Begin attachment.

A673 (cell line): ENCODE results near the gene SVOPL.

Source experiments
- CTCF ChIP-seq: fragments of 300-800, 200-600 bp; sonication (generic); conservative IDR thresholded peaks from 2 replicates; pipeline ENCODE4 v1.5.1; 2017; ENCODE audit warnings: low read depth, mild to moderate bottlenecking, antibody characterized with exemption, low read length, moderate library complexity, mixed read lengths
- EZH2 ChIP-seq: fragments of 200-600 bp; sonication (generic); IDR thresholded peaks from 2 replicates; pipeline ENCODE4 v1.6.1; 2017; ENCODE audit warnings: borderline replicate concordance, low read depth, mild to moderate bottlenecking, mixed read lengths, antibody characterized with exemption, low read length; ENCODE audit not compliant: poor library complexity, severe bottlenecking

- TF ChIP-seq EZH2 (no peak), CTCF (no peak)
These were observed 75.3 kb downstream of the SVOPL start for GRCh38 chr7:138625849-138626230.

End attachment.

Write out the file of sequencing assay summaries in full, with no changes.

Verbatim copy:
A673 (cell line): ENCODE results near the gene SVOPL.

Source experiments
- CTCF ChIP-seq: fragments of 300-800, 200-600 bp; sonication (generic); conservative IDR thresholded peaks from 2 replicates; pipeline ENCODE4 v1.5.1; 2017; ENCODE audit warnings: low read depth, mild to moderate bottlenecking, antibody characterized with exemption, low read length, moderate library complexity, mixed read lengths
- EZH2 ChIP-seq: fragments of 200-600 bp; sonication (generic); IDR thresholded peaks from 2 replicates; pipeline ENCODE4 v1.6.1; 2017; ENCODE audit warnings: borderline replicate concordance, low read depth, mild to moderate bottlenecking, mixed read lengths, antibody characterized with exemption, low read length; ENCODE audit not compliant: poor library complexity, severe bottlenecking

- TF ChIP-seq EZH2 (no peak), CTCF (no peak)
These were observed 75.3 kb downstream of the SVOPL start for GRCh38 chr7:138625849-138626230.